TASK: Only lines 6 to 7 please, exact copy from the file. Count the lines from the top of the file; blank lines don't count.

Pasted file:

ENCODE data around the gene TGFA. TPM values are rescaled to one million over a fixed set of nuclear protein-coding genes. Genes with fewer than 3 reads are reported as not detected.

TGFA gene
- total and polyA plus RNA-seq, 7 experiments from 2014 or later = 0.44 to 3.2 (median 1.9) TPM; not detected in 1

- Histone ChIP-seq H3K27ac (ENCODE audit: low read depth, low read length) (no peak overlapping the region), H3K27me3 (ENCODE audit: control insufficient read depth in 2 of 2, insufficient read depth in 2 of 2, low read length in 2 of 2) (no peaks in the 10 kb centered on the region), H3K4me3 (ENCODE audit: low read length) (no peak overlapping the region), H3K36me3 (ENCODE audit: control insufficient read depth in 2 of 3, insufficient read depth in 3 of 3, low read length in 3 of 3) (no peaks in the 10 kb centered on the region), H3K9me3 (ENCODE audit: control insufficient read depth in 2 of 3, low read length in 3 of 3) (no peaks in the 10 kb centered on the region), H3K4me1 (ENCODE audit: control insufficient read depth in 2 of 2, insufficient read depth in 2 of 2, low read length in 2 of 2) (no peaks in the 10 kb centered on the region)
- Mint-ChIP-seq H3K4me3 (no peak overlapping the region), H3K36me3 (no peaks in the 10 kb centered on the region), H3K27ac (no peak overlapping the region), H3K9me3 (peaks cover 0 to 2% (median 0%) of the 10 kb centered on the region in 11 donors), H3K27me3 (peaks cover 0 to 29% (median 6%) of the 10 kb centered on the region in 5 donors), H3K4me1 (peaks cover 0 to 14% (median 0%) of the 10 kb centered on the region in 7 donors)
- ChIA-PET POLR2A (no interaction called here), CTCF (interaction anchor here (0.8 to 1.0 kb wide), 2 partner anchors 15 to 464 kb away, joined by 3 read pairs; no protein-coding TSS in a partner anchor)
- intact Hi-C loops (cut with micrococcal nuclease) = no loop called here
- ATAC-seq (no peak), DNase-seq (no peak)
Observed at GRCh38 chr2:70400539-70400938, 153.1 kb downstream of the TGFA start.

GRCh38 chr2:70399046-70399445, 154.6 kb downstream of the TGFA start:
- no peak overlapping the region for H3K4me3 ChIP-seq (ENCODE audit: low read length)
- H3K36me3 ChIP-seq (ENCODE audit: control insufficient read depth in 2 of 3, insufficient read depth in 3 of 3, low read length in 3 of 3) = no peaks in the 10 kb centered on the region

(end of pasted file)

- ChIA-PET POLR2A (no interaction called here), CTCF (interaction anchor here (0.8 to 1.0 kb wide), 2 partner anchors 15 to 464 kb away, joined by 3 read pairs; no protein-coding TSS in a partner anchor)
- intact Hi-C loops (cut with micrococcal nuclease) = no loop called here